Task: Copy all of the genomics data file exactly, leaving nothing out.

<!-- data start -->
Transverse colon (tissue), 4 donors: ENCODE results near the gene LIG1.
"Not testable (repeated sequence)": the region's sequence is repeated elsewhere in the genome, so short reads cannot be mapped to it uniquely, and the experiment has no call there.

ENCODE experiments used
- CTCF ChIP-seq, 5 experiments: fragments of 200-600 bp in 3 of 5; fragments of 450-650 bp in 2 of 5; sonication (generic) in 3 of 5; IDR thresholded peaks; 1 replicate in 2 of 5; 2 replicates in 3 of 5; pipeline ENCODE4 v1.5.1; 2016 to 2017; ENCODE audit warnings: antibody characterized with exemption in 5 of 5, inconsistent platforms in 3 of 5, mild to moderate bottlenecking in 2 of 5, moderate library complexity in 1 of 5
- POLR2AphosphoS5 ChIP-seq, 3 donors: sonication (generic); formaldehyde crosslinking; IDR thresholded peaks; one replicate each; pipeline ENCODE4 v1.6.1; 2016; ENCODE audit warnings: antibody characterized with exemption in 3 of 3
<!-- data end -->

Transverse colon (tissue), 4 donors: ENCODE results near the gene LIG1.
"Not testable (repeated sequence)": the region's sequence is repeated elsewhere in the genome, so short reads cannot be mapped to it uniquely, and the experiment has no call there.

ENCODE experiments used
- CTCF ChIP-seq, 5 experiments: fragments of 200-600 bp in 3 of 5; fragments of 450-650 bp in 2 of 5; sonication (generic) in 3 of 5; IDR thresholded peaks; 1 replicate in 2 of 5; 2 replicates in 3 of 5; pipeline ENCODE4 v1.5.1; 2016 to 2017; ENCODE audit warnings: antibody characterized with exemption in 5 of 5, inconsistent platforms in 3 of 5, mild to moderate bottlenecking in 2 of 5, moderate library complexity in 1 of 5
- POLR2AphosphoS5 ChIP-seq, 3 donors: sonication (generic); formaldehyde crosslinking; IDR thresholded peaks; one replicate each; pipeline ENCODE4 v1.6.1; 2016; ENCODE audit warnings: antibody characterized with exemption in 3 of 3